Drawn to Action: The Life and Work of Arthur Szyk
October 25, 2014-January 31, 2015
When Hitler invaded Poland, caricaturist and activist Arthur Szyk was drawn to action. His pen became a weapon against hatred and injustice.
Szyk was a proud Polish-Jew and later, also a proud American. He was an incredibly talented artist who could create finely detailed and elegant “medieval” Jewish art as well as political and satirical caricatures—which he did the moment Nazi boots stepped onto Polish soil. He expressed his feelings with an energetic palette of dramatic color and the use of exaggerated features to humiliate the people he despised and glorify those he wanted to portray as heroic or powerful.
“Art is not my aim, it is my means,” Szyk proclaimed. His artwork became his way of participating in the war against the Nazis and the Axis powers. He was on a mission, literally “to alert and inform the Americans about the gravity of the situation in Europe.” Eleanor Roosevelt described him as “a one-man army” for the Allied cause.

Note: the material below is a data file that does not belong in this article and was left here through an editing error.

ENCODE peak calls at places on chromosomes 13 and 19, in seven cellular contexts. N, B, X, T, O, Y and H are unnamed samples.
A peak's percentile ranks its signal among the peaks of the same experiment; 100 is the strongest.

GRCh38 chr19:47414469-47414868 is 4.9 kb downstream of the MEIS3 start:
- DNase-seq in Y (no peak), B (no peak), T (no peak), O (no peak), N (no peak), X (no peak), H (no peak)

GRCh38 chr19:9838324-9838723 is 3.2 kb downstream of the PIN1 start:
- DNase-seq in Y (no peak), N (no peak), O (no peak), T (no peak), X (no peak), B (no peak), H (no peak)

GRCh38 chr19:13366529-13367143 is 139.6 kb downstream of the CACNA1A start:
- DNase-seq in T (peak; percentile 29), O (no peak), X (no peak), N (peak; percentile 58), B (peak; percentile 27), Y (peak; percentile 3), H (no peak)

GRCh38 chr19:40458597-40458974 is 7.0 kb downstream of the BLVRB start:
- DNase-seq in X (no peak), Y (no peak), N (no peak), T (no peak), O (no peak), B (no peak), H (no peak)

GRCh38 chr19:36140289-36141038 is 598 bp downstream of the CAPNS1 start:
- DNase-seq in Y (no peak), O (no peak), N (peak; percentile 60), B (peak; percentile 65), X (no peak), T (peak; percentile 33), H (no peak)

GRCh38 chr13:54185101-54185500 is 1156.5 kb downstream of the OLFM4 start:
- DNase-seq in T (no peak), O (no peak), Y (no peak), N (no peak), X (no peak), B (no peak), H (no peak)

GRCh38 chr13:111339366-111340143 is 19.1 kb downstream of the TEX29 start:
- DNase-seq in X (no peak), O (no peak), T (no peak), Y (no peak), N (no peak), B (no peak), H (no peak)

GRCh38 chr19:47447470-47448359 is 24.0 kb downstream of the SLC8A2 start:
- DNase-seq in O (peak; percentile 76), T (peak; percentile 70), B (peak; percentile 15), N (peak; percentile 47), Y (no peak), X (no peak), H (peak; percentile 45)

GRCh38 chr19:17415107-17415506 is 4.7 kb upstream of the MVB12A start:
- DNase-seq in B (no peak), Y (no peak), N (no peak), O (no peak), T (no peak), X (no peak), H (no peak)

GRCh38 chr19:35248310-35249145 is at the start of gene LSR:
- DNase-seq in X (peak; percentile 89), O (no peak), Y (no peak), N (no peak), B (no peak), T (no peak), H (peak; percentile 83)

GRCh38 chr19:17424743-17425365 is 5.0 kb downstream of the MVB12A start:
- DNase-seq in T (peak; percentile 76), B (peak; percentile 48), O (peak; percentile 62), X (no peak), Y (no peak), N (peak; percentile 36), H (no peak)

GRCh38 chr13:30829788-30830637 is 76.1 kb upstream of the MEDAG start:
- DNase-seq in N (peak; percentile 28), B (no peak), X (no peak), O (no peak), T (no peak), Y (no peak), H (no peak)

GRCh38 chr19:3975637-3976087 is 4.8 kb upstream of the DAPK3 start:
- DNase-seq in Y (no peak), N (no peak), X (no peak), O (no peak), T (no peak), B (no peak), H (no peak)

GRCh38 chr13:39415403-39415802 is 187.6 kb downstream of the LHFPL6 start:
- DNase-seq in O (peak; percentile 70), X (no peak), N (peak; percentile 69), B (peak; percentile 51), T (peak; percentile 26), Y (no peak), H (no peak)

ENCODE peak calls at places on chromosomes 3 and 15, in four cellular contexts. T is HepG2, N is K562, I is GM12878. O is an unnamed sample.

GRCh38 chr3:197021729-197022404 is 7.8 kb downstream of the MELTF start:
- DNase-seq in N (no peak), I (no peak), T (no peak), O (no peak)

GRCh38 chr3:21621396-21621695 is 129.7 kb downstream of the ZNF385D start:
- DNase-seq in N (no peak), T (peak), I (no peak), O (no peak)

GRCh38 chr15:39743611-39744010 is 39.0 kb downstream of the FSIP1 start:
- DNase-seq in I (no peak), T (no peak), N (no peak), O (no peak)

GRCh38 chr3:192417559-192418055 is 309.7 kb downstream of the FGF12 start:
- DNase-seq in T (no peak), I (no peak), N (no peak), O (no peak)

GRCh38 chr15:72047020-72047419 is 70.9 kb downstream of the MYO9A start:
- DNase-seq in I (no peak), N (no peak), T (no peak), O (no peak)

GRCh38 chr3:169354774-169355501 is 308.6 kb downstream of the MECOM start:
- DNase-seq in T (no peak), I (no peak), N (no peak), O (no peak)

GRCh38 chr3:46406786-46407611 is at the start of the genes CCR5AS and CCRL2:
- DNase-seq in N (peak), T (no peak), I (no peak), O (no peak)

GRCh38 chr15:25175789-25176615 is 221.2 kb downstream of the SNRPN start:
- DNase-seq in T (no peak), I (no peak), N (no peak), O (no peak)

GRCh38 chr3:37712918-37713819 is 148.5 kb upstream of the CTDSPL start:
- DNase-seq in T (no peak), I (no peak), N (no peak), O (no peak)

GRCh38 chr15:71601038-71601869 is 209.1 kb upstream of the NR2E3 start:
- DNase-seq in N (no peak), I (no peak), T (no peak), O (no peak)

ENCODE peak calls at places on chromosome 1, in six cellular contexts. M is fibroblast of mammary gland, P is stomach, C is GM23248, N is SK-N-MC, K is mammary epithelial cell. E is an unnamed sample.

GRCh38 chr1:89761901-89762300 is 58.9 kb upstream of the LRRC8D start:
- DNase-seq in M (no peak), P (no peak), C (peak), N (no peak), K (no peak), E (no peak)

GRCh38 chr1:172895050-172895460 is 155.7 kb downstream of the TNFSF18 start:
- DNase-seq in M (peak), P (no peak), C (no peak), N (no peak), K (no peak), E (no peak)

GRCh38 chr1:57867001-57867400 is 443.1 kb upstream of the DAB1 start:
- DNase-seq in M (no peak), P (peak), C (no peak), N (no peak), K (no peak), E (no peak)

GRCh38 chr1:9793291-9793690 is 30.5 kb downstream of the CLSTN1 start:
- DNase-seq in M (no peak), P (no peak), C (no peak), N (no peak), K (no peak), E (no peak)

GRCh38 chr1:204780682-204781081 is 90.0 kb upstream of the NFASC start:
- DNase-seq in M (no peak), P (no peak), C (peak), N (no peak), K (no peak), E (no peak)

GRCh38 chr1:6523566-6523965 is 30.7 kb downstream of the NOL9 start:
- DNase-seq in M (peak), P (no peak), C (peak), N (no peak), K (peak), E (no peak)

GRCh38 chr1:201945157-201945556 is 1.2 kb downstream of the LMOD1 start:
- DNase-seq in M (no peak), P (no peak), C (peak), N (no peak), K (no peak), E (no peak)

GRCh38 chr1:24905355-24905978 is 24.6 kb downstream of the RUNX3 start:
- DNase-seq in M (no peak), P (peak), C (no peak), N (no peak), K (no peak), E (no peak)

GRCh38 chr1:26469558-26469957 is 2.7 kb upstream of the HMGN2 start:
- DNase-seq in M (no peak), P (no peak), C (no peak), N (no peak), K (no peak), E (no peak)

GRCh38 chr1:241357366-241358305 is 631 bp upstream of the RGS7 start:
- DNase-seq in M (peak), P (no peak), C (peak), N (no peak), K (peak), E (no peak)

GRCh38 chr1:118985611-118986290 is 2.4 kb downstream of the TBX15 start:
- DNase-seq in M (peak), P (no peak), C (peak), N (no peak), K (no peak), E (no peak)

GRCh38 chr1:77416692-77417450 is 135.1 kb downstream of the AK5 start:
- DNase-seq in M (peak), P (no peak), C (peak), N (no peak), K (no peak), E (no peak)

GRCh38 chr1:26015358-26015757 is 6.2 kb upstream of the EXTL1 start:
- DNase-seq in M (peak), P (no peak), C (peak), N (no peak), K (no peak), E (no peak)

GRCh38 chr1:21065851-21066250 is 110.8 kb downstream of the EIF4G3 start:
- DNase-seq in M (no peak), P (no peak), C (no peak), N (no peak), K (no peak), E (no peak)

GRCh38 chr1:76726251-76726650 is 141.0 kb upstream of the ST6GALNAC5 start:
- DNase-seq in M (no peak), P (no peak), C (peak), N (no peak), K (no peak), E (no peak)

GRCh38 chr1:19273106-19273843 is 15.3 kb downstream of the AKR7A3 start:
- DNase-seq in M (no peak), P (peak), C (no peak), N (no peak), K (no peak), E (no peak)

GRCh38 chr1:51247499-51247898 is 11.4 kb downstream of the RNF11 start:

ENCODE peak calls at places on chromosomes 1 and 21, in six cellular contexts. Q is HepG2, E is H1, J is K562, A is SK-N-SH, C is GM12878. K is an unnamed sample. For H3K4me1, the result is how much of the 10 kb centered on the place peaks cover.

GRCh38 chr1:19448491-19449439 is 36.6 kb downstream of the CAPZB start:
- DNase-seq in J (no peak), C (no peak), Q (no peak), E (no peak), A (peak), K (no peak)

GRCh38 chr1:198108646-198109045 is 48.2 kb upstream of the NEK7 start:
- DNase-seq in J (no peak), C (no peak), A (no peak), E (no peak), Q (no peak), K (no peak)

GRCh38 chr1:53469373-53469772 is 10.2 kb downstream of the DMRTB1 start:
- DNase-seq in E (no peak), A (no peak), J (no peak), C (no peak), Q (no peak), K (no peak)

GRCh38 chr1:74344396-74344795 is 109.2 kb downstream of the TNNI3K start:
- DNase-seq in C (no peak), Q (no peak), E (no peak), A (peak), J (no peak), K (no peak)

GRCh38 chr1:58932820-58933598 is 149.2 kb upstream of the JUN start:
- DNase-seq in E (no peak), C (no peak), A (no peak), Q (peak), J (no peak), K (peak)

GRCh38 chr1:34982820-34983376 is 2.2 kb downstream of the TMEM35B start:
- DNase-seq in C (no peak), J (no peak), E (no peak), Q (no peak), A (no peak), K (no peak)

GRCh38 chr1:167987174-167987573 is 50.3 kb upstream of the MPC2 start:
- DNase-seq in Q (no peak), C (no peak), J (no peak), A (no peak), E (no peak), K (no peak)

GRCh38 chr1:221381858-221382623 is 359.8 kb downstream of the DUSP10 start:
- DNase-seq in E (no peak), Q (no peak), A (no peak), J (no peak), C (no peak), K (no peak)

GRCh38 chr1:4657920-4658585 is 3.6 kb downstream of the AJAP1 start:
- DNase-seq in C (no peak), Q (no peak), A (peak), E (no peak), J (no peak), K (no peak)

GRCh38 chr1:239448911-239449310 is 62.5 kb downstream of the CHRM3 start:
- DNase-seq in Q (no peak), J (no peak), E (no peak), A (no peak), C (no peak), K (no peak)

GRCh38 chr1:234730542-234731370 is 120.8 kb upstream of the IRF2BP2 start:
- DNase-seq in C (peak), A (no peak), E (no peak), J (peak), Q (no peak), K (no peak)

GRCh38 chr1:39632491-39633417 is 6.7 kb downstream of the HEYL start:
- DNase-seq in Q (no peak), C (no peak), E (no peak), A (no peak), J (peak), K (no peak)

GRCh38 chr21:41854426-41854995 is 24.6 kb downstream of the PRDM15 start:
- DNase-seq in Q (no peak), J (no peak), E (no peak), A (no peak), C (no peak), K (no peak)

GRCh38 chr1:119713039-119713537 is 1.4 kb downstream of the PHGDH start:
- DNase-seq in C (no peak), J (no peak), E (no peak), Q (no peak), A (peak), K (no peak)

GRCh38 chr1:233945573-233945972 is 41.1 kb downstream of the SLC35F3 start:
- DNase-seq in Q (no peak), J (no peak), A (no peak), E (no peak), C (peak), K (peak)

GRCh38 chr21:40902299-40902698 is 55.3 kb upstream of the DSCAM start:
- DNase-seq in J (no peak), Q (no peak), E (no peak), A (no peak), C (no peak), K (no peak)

Ever an activist, his later artwork allowed him to become a voice against Jim Crow, the KKK and lynching.
Kathy and Harlan Crow
Gregg and Michelle Philipson Collection and Archive
Jan Karski Polish School of Dallas
A special thanks to 70kft for graphic design.
Harry Wu is a Chinese human rights activist who spent 19 years in Chinese labor camps. He authored a number of books, including “Bitter Winds,” a memoir that chronicles his years of imprisonment.
Today, a resident and citizen of the United States, Wu serves as executive director of the Laogai Research Foundation, a human rights NGO that he founded to gather information and raise public awareness of the Laogai—China’s extensive system of forced-labor prison camps.
The final lecture in the 2014 Upstander Speaker Series, Wu will speak on his experience in the labor camps, the essential issues of state-sponsored terror and torture and the far-reaching repercussions of unchecked power.
The Upstander Speaker Series serves as part of the Museum’s continuing commitment to supporting human rights, and ending the silence and indifference to the suffering of others.
Wu embodies what it means to be an Upstander, carrying out the social responsibility of recognizing when something is wrong and acting to make it right. He continues to do so today by bringing the current form of Chinese labor camps to light and preventing U.S. companies from capitalizing on this type of labor.
The event is free for students with ID and museum members. General admission is $10.